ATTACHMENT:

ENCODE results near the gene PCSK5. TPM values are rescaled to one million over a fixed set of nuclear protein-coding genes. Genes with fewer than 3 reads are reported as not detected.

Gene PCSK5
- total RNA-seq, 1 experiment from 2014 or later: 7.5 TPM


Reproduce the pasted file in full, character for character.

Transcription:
ENCODE results near the gene PCSK5. TPM values are rescaled to one million over a fixed set of nuclear protein-coding genes. Genes with fewer than 3 reads are reported as not detected.

Gene PCSK5
- total RNA-seq, 1 experiment from 2014 or later: 7.5 TPM